Enabling personal genomics with an explicit test of epistasis
Our paper on "Enabling personal genomics with an explicit test of epistasis" was accepted for publication and presentation as part of the 2010 Pacific Symposium on Biocomputing. This paper describes a simple, yet powerful, permutation test that specifically tests for nonlinear gene-gene interactions. The abstract is below. Hope to see you in Hawaii!
Greene, C.S., Himmelstein, D.S., Nelson, H.H., Kelsey, K.T., Williams, S.M., Andrew, A.S., Karagas, M.R., Moore, J.H. Enabling personal genomics with an explicit test of epistasis. Pacific Symposium on Biocomputing, pp. 327-336 (2010). [PubMed] [PDF]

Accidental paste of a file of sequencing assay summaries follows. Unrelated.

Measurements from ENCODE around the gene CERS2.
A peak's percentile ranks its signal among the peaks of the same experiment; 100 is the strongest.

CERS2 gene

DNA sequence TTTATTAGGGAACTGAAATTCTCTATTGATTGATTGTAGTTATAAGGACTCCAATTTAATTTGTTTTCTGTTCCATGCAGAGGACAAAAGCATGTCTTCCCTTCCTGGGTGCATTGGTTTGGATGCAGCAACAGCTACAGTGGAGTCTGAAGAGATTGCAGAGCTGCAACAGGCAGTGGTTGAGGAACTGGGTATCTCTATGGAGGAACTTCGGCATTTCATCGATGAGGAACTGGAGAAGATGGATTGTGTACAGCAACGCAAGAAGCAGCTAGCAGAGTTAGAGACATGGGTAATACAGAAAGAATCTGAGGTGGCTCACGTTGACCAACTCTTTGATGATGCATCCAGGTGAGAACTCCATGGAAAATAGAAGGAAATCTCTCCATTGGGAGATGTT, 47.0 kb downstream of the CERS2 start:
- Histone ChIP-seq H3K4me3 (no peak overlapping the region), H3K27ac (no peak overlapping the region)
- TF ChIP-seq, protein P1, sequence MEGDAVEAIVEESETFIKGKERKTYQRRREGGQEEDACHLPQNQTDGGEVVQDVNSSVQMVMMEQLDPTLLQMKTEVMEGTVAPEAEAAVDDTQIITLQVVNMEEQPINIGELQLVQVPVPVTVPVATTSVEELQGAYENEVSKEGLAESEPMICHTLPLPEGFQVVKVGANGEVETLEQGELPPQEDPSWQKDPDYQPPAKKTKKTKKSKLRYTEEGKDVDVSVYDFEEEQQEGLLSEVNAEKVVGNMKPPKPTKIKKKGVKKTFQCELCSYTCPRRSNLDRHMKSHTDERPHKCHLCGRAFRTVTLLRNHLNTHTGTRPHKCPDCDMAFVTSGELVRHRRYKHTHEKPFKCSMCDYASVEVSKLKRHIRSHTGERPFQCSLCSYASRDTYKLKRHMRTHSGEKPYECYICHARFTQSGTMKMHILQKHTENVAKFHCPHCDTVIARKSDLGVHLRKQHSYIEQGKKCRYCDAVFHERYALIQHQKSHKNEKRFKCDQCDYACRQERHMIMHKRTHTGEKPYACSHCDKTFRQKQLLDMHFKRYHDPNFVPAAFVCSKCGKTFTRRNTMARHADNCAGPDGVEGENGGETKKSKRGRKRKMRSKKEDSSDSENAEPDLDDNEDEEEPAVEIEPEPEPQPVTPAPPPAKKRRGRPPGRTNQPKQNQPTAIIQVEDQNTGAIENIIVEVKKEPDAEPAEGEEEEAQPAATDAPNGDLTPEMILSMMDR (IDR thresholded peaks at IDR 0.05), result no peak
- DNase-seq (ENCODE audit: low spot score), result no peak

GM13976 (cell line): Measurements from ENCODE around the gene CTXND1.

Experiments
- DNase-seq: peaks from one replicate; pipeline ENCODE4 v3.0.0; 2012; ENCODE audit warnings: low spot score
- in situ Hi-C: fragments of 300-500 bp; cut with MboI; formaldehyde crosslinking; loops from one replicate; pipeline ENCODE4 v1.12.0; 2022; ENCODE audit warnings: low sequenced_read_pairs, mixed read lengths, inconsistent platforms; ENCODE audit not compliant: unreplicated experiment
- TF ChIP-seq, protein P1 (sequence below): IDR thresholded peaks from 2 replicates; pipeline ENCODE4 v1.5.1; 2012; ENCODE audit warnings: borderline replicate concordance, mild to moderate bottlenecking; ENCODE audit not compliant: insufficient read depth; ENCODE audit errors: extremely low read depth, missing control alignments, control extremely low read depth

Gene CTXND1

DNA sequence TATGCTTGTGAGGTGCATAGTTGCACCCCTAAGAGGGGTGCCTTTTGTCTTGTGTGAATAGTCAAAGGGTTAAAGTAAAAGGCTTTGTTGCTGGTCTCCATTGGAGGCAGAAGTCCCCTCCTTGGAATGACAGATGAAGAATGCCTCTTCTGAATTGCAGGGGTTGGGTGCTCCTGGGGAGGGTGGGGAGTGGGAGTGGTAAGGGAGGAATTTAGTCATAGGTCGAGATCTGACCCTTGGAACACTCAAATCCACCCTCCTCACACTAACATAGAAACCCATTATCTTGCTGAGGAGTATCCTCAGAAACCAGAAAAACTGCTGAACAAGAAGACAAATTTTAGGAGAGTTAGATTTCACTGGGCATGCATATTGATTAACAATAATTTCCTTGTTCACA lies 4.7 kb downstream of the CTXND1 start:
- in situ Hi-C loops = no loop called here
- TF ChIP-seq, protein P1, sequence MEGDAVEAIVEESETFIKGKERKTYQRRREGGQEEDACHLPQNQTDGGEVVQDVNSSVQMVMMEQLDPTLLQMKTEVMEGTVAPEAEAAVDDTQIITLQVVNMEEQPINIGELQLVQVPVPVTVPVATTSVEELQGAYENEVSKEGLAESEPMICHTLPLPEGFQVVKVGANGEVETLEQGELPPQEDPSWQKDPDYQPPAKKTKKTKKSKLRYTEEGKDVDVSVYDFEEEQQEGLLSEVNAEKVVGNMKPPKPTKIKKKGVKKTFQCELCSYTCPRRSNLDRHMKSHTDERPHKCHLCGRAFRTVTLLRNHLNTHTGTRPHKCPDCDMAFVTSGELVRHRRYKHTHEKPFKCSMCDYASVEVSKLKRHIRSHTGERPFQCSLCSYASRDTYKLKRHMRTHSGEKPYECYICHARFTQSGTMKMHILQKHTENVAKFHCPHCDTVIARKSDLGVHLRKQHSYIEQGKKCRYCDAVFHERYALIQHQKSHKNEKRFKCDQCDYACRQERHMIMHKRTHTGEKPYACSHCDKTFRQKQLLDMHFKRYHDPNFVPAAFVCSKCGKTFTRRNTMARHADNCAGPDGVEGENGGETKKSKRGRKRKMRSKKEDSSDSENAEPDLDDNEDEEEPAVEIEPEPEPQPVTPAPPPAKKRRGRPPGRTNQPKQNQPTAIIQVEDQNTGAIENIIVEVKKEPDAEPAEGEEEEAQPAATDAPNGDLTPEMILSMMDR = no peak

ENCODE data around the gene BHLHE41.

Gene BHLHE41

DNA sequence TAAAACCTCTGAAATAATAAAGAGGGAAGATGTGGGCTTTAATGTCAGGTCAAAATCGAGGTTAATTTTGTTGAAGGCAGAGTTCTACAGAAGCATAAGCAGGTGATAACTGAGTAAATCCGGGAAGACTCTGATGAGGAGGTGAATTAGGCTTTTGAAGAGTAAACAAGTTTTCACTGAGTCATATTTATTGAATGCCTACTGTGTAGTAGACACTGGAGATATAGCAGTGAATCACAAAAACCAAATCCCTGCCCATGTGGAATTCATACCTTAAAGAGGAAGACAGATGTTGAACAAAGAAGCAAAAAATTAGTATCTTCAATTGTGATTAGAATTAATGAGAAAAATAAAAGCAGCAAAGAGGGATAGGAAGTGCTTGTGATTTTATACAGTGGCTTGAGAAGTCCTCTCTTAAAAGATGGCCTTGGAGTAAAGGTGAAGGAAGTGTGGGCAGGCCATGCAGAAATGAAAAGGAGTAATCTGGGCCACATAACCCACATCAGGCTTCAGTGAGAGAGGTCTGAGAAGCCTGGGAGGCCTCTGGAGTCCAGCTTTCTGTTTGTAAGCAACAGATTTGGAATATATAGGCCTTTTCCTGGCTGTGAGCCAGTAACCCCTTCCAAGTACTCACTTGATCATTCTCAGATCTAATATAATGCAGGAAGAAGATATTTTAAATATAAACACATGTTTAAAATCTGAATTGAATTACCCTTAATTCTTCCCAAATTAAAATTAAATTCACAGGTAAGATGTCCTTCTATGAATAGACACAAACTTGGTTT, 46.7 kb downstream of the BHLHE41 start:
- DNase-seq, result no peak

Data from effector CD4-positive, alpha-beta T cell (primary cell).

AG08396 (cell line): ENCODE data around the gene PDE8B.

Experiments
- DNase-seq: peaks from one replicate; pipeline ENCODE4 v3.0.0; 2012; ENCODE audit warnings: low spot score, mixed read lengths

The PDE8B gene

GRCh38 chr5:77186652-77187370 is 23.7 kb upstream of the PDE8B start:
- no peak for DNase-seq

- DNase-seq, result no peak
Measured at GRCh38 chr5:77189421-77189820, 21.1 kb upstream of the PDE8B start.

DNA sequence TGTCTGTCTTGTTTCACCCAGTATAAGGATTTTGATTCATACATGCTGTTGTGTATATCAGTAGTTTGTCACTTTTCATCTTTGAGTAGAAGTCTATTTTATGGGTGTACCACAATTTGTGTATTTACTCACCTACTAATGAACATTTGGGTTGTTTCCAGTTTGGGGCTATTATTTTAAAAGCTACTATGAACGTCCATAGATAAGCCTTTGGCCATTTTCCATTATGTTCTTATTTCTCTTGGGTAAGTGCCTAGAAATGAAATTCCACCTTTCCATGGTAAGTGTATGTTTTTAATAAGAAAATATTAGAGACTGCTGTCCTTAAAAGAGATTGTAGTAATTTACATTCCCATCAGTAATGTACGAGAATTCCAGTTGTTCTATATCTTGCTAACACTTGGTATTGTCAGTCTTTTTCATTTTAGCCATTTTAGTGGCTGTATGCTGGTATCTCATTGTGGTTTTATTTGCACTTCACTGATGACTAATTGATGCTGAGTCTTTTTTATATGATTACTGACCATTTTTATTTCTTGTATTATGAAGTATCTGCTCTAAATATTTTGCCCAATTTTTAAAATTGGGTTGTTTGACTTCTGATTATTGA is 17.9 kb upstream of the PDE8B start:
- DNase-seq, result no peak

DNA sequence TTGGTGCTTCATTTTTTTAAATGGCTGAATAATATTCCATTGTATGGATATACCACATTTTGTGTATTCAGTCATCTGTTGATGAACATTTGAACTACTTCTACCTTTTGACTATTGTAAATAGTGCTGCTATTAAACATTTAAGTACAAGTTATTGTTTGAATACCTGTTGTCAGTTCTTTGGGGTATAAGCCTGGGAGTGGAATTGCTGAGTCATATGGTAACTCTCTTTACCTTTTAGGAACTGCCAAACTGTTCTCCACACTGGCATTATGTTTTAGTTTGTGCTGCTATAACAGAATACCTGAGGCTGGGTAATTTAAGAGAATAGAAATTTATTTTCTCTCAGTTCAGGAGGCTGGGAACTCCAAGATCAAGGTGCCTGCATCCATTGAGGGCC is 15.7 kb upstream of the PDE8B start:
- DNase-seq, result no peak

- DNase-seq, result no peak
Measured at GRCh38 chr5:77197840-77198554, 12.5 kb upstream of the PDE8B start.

One goal of personal genomics is to use information about genomic variation to predict who is at risk for various common diseases. Technological advances in genotyping have spawned several personal genetic testing services that market genotyping services directly to the consumer. An important goal of consumer genetic testing is to provide health information along with the genotyping results. This has the potential to integrate detailed personal genetic and genomic information into healthcare decision making. Despite the potential importance of these advances, there are some important limitations. One concern is that much of the literature that is used to formulate personal genetics reports is based on genetic association studies that consider each genetic variant independently of the others. It is our working hypothesis that the true value of personal genomics will only be realized when the complexity of the genotype-to-phenotype mapping relationship is embraced, rather than ignored. We focus here on complexity in genetic architecture due to epistasis or nonlinear gene-gene interaction. We have previously developed a multifactor dimensionality reduction (MDR) algorithm and software package for detecting nonlinear interactions in genetic association studies. In most prior MDR analyses, the permutation testing strategy used to assess statistical significance was unable to differentiate MDR models that captured only interaction effects from those that also detected independent main effects. Statistical interpretation of MDR models required post-hoc analysis using entropy-based measures of interaction information. We introduce here a novel permutation test that allows the effects of nonlinear interactions between multiple genetic variants to be specifically tested in a manner that is not confounded by linear additive effects. We show using data simulated across 35 different epistasis models with varying effect sizes (heritabilities = 0.01, 0.025, 0.05, 0.1, 0.2, 0.3, 0.4) and sample sizes (n = 400, 800, 1600) that the power to detect interactions using the explicit test of epistasis is no different than a standard permutation test. We also show that the test has the appropriate size or type I error rate of approximately 0.05. We then apply MDR with the new explicit test of epistasis to a large genetic study of bladder cancer (n=914) and show that a previously reported nonlinear interaction between two XPD gene polymorphisms is indeed significant (P = 0.005), even after considering the strong additive effect of smoking in the model. Finally, we evaluated the power of the explicit test of epistasis to detect the nonlinear interaction between two XPD gene polymorphisms by simulating data from the MDR model of bladder cancer susceptibility. We show that the power to detect the interaction alone was 1.00 while the power to detect the independent effect of smoking alone was 0.06 which is close to the expected type I error rate of 0.05. Importantly, the power to detect the interaction with smoking in the model was 0.94. The results of this study provide for the first time a simple method for explicitly testing epistasis or gene-gene interaction effects in genetic association studies. An important advantage of the method is that it can be combined with any modeling approach. The explicit test of epistasis brings us a step closer to the type of routine gene-gene interaction analysis that is needed if we are to enable personal genomics.